This morning, as I did my morning shopping at El Mercado Stop y Shop, I came across Saveur magazine’s “Mexico Issue.” The Yucatecan chip on my shoulder had me paging through to see if the peninsula would get its due. First, I saw an ad for Yucatán tourism, but that didn’t satisfy. The region would have to do more than buy its way into the issue. Then, I found a very dignified spread headlined “Queen of the Yucatán.” Bingo! We made it.
Turns out the queen is Transita Varguez Pacheco, 76, who runs Wiggie Andrews Holders’ hacienda kitchen outside Mérida. She has been the family’s live-in cook for more than 50 years. Her dignified portrait is in black-and-white, but for the colors of her kitchen, a photo gallery is online. The article is poetic and lovely, and reminds me how much I have to learn, and have yet to taste. Written from the point of view of an outsider from Mexico City, the piece is a good primer for anyone just learning about the region. The following spread comprises two colorful portraits, pollo pilbil facing huevos Motuleños. In four pages, the reader gets a pretty good beginner’s tour of the peninsula.
Elsewhere, an aerial photo of a green, lush Yucatán jungle is juxtaposd with a bow-tied waiter in Mexico City, standing erect. All sorts of contrasts are found and explored. “In fact, what cooks are making in Baja California is worlds apart from what folks are eating in the Yucatán or in Oaxaca,” notes Rick Bayless in the introduction. To which I say, “well, duh.” But that point has to be made over and over until it’s common knowledge in the States.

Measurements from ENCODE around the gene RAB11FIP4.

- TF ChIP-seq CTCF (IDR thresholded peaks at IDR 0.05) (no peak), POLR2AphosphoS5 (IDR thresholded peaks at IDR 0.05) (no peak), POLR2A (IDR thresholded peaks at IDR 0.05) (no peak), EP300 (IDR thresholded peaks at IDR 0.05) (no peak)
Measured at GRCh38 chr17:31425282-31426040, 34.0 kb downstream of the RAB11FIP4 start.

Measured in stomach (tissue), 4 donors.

Food from all the regions are represented throughout the issue. I learned so much, and I’m holding back the impulse to stock up on more Mexican cookbooks while I’m still living in an Amazon.com free-shipping zone. But it’s the food of Yucatán that’s described as “soul satisfying,” and as accolades go, it doesn’t get better than that.